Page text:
Last night, the fourteen members of the Baltimore City Council, voted unanimously to elect second district councilman Brandon Scott to fill the vacant City Council President seat. Scott, a 35-year old Park Heights native, became the youngest council president in Baltimore modern city, overtaking the distinction that was once held by his political mentor, Stephanie Rawlings-Blake – who was also elected by her colleagues to the seat in 2007 at the age of thirty-six.
Scott became the 21st council president selected since the voters of Baltimore City changed the council system from a two-branch council to one of a unicameral council. Becoming the ninth council member to reach the position by way of vacancy, elected by his colleagues rather than the citizens of Baltimore City; Scott vowed to be the shepherd of the council, while ensuring that all contracts brought before the city’s Board of Estimates – which he will now chair – are in the best interest of all Balimoreans.
Nominated by a longtime friend and mentor, Councilwoman Mary Pat Clarke – who earlier in the day announced her retirement from politics; Scott appeared graciously stunned that he had reached the pinnacle of becoming the second most powerful elected official of Baltimore – a dream he has had since childhood. The protégé of former Council President and Mayor Rawlings-Blake, Scott was said to have benefited from her lobbying of his council colleagues over the weekend, as he sought to secure the eight votes necessary to get elected to the position.
His challenger, 6th district councilwoman Sharon Green-Middleton, had held the position temporarily over the past month, serving in an ex-officio manner while the duly elected Council President, Bernard ‘Jack’ Young, held down the fort for Mayor Catherine Pugh, who had been on indefinite leave since the beginning of April. Last week Pugh decided to resign the position she hailed as her “dream job”, facing possible ethical and legal charges due to the Healthy Holly book scandal that came to light this year thanks to legislation introduced in Annapolis by former Pugh ally, State Senator Jill P. Carter.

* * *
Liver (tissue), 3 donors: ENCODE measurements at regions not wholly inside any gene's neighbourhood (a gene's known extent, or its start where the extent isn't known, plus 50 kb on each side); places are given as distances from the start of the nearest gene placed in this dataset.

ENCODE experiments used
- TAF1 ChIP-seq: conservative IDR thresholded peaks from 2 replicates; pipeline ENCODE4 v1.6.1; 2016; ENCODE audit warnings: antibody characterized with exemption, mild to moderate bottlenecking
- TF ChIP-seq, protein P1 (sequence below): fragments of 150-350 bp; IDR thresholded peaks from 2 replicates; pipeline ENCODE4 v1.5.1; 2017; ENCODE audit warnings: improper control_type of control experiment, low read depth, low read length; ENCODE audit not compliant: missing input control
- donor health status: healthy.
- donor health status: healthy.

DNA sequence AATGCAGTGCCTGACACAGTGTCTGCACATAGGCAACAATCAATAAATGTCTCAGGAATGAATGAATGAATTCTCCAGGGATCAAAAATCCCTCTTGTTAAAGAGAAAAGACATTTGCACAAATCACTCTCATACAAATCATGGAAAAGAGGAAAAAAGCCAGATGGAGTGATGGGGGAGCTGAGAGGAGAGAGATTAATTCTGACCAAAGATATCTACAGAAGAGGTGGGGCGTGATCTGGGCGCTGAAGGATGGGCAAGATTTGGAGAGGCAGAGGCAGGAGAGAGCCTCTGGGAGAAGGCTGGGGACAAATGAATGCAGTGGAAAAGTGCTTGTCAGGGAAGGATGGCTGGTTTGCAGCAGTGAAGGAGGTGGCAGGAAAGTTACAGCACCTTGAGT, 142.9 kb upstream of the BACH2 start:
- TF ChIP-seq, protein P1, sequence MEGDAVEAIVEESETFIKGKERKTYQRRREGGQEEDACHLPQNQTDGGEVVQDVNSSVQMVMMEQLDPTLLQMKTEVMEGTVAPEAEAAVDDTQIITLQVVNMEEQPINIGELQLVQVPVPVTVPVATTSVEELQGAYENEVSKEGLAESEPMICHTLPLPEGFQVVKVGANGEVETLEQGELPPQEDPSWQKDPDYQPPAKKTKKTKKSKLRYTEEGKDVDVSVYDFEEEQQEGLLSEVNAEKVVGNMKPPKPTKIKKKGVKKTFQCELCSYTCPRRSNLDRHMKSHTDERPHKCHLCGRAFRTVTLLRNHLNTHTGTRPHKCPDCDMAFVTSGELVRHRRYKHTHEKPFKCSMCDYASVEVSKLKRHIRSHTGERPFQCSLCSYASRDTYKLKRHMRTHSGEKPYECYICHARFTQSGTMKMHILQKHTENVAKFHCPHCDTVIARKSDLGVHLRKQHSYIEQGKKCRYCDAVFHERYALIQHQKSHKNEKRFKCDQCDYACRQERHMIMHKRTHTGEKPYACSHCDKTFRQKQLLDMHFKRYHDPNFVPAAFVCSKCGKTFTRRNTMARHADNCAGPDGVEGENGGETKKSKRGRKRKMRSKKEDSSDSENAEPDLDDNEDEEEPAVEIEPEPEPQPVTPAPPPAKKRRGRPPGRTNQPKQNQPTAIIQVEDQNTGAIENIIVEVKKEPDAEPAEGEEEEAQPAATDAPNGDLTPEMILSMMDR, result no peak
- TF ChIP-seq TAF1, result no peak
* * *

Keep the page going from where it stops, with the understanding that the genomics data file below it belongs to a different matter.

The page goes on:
The city charter, which is the governing document of Baltimore the likes of the nation’s Constitution, called for Young – who has served as Council President since 2010 – to automatically assume the office of Mayor once Pugh resigned. That led to the council presidency being vacated and a political battle between Middleton and Scott for the hearts and minds of their council colleagues.
Interesting enough, Middleton inherited her council seat from the district’s former incumbent, Rawlings-Blake, before she was elected by her colleagues in 2007 to the position of Council President. Those same members then selected Middleton to fill the vacant 6th district council seat. However, Rawlings-Blake endorsed Scott over her former district colleague, thanks in the large part to their years of friendship and political alliance. Scott landed at City Hall by working for Rawlings-Blake, both while she was Council President, as well as during her time as Mayor. He used that to help catapult his way onto the city council in 2007 following the retirement of second district councilman Nicholas ‘Nick’ D’Adamo.